Con: Food, Inc. tries to take on far too much at one time, to the detriment of its main message. Clearly, there are many issues that need to be discussed in the food industry, and though I appreciate the filmmakers’ efforts to expose as many of these as possible in an hour and a half, Food, Inc. began to feel cumbersome and overloaded about halfway through. The film covers a variety of topics, including the history of our current food industry, fast food, government subsidized crops, food-borne illnesses from meat, the predominance of corn, chicken farming, Monsanto’s genetically modified soy beans, and childhood obesity. It also features interviews with Michael Pollan, author of The Omnivore’s Dilemma and In Defense of Food, Eric Schlosser, author of Fast Food Nation, Gary Hirshberg, CEO of Stonyfield Farm, as well as several farmers who voice their opinions from inside the food industry. Each section, treating a separate issue, is clearly demarcated with an animated title, and I began to wonder how many more of these silly graphics I would have to endure.

In the end, you feel overwhelmed by seeing feature after feature of depressing imagery and ultimately, the problems with capitalism. Whether “Food, Inc.” lacks a central message or simply muddies it by trying to take on too many topics, I feel that the filmmakers definitely failed to follow a cardinal rule: less is more.

Con: The film offers no real solution, and I left feeling dissatisfied and guilty. As a grad student, I am painfully aware that eating well takes money. In fact, it takes a lot of money. Obviously, the film caters to a very specific audience, and more than likely, it preaches to the converted that we should try to eat organic, eat local, and take back our roles as active consumers. However, eating well is inherently a class-based luxury. While Food, Inc. does feature a low-income family whose budget forces them to choose potato chips over fruit, it offers no solution to this issue. Even on a grad student budget, I can afford to eat pretty well, but I still left the film feeling both guilty for not doing more and ultimately helpless. I doubt that anything will change if I stop buying bags of frozen chicken breasts at Meijer. And even if I patronize the Farmer’s Market in the summer, how can I eat seasonally in the middle of an Illinois winter? (I’m pretty sure that the only thing that grows in the middle of winter here is depression and heating bills.)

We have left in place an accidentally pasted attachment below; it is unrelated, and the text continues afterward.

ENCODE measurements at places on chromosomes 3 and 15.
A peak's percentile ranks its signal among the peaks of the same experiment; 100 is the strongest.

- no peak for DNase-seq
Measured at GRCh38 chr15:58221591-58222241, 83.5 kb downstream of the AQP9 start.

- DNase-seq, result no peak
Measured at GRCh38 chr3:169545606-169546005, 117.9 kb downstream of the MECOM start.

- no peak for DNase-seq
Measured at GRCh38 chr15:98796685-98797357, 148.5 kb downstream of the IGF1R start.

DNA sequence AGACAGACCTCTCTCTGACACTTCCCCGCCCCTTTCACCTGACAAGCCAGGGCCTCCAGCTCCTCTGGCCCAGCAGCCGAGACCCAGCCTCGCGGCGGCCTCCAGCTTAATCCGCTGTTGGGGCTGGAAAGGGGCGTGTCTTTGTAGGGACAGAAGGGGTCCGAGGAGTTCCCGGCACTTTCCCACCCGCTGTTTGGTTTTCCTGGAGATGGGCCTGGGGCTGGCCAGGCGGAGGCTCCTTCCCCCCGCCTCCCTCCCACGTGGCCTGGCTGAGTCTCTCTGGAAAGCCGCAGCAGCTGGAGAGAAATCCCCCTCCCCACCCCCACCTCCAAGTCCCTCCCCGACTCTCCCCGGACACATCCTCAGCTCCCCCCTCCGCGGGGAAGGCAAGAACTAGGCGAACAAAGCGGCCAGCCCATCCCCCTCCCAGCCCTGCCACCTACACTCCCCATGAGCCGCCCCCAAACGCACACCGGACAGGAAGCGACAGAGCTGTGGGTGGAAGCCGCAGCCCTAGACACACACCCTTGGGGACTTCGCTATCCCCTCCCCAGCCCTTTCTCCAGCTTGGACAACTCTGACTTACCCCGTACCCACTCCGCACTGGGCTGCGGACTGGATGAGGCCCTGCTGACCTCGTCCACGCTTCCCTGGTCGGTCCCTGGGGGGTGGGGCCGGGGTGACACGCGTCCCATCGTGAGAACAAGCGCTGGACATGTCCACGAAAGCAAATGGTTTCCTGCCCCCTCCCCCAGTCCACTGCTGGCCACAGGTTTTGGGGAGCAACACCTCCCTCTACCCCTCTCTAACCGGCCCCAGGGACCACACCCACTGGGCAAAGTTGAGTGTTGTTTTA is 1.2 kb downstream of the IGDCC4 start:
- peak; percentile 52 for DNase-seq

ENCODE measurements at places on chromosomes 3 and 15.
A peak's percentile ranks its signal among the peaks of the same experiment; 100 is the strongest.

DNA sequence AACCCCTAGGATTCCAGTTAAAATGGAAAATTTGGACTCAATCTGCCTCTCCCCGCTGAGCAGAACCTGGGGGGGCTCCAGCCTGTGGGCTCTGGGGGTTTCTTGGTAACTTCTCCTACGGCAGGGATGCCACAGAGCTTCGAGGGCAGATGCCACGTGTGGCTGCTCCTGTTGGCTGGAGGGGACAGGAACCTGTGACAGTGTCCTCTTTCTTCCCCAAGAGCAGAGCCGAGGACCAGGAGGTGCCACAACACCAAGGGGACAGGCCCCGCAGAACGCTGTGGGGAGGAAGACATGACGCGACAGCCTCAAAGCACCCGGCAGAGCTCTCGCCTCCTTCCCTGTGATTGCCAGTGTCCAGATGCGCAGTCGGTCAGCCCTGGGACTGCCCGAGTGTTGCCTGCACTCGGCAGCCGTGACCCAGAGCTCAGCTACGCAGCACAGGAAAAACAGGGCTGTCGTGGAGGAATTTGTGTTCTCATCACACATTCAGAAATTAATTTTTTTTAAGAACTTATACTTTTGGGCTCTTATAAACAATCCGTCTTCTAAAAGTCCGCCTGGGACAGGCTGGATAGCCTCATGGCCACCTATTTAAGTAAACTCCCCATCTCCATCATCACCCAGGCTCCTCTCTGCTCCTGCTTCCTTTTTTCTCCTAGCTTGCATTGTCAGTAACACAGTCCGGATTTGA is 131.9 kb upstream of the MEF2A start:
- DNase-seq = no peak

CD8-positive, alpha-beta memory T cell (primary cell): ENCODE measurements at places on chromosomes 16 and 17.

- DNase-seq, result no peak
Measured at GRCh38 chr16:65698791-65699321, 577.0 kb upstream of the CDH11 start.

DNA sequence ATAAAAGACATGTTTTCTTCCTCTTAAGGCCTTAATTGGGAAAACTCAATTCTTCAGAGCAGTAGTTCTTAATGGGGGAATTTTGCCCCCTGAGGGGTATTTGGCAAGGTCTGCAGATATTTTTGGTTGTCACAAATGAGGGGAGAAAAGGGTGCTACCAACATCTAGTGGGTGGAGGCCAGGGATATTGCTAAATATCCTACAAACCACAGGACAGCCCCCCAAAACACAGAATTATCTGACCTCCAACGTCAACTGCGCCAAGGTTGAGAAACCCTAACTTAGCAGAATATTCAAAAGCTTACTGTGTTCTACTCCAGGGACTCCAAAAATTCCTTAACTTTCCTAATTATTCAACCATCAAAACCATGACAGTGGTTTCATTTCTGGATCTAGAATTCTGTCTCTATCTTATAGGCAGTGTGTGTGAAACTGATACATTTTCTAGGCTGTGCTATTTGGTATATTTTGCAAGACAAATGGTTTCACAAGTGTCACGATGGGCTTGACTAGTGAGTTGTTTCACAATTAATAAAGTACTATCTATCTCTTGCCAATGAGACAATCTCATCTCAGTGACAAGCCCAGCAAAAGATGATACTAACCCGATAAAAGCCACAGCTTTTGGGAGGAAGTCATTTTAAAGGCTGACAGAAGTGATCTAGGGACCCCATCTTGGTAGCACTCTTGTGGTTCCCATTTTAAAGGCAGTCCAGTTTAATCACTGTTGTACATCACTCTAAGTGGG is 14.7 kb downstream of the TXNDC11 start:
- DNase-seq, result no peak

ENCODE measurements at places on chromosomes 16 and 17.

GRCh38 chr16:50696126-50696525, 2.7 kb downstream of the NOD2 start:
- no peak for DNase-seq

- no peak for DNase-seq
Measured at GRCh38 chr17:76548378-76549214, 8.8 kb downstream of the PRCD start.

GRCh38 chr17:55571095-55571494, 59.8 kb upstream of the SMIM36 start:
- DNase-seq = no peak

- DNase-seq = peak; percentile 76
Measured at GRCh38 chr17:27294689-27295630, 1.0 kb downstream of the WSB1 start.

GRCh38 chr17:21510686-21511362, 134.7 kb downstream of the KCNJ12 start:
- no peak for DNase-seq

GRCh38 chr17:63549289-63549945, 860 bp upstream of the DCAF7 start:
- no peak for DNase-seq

In the end, Food, Inc. exposes several problems, but it offers very few tangible solutions. I am still grappling with my meat consumption and the fact that I buy my groceries from a mega-box store. Certainly, I will continue to go to the Farmer’s Market for some of my produce and perhaps in the future, I can give vegetarianism in a try. In the meantime, however, Food, Inc. made me feel ashamed, overwhelmed, and depressed, rather than energized to make changes in my daily life.